So we were released and Len asked if I was still interested in sailing for a bit. I said sure! I reapplied my sunblock and grabbed my sailing gloves from the car and we walked down the docks to his boat. He has a 25 foot MacGregor sailboat. Fairly basic, not a club boat, and it's always interesting to see how the different boats are set up. We motored out of the marina after casting off and then he gave me the tiller/motor and had me face her into the wind while he went forward to bend on the Jib. We hoisted it and the mainsail and then had a whole lot of fun at the first. The wind was blowing nearly 20 knots, gusting higher. With the jib up we tacked once or twice and he tried to hold a course but we had pretty severe weather helm. Weather helm is when a boat tends to want to turn towards the wind. On his boat it was being caused because we were heeling over so much (rolling away from the wind) because of the wind load on the sails that the rudder would come partly out of the water so we couldn't hold a course with the wind we had. The way to fix it would be to bring down some of the sails to have less pressure. We decided to drop the jib and sail under the main for now.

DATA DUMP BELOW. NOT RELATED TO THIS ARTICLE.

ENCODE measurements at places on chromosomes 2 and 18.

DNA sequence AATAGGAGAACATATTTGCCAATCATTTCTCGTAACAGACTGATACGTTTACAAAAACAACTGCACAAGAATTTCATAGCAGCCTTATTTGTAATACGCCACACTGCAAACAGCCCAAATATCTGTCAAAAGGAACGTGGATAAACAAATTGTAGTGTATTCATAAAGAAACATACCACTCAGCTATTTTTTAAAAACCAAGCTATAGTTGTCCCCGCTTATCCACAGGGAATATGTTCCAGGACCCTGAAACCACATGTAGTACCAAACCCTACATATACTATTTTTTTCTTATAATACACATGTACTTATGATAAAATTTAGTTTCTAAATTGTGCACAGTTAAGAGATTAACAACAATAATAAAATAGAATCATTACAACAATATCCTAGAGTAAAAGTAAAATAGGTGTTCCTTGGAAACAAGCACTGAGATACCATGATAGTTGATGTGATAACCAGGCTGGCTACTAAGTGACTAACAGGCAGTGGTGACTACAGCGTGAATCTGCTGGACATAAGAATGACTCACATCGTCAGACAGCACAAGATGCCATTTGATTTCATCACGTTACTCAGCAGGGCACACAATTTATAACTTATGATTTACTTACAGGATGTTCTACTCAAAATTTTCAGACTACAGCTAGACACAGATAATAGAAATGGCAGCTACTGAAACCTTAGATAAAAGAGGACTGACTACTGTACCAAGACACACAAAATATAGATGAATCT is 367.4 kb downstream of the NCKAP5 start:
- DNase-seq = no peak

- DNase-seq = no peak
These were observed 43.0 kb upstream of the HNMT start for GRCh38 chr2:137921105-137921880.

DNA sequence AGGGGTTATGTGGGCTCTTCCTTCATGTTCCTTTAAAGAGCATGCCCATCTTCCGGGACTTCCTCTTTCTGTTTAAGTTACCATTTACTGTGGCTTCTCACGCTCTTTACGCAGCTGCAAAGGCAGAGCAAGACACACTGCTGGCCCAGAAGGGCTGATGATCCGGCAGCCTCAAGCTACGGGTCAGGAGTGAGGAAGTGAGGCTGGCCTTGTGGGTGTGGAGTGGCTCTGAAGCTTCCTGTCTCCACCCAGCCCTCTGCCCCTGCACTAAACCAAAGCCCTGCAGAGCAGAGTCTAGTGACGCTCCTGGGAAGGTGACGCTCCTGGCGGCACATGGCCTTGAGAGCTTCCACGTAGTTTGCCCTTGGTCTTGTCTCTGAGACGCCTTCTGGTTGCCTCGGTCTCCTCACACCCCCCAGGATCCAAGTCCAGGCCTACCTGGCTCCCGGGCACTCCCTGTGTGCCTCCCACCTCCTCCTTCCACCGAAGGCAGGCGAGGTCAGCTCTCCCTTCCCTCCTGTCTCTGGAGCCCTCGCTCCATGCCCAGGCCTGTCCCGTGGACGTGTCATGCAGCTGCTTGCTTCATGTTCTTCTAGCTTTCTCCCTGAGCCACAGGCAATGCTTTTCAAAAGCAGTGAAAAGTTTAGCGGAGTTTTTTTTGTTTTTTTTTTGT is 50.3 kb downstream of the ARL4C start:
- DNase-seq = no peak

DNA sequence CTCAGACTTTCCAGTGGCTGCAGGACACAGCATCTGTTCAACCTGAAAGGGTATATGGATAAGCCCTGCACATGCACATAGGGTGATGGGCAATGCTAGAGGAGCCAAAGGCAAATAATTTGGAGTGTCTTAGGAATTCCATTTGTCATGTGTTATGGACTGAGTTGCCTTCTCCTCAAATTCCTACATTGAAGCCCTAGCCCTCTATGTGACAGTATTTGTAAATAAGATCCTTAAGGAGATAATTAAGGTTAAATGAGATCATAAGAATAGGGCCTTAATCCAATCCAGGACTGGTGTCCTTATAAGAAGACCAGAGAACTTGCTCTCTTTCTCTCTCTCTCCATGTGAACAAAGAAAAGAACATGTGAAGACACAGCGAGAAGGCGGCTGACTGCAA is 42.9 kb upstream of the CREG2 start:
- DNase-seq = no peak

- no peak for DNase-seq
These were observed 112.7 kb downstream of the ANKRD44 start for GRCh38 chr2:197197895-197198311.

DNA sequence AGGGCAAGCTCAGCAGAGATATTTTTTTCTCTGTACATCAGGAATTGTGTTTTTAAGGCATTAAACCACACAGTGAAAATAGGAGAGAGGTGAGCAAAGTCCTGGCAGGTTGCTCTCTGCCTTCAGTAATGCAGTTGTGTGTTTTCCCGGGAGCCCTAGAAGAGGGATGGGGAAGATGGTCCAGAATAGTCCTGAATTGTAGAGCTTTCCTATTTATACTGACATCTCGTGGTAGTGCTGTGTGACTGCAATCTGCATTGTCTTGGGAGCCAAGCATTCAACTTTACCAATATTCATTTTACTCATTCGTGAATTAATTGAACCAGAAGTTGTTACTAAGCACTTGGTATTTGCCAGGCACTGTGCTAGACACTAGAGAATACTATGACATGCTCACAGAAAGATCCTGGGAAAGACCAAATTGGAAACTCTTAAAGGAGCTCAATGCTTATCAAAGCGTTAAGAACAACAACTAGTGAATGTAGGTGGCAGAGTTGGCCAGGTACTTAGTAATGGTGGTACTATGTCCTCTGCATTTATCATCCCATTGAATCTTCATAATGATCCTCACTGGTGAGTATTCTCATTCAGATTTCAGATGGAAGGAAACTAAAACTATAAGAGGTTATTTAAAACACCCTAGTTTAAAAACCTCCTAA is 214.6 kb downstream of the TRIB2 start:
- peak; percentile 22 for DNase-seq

I went forward while we were underway and started to bring down the jib. I needed to remove it from the forestay and stow it in the forward hatch. A couple of things, I'm tall, and not really all that steady as of yet on a boat when it's likely to heel. I ended up getting up there, opening the forward hatch and sitting with my feet in it as I pulled down the jib. I had a bit of a fumble at first because I didn't understand how the hanks worked on the jib. I eventually figured it out and start unclipping it and stuffing it away. I unclipped the halyard and clipped the line on the lifeline, unclipped the control line for the jib and clipped it to the other side of the boat on another lifeline. Then I made my way back to the cockpit on a MUCH more stable boat.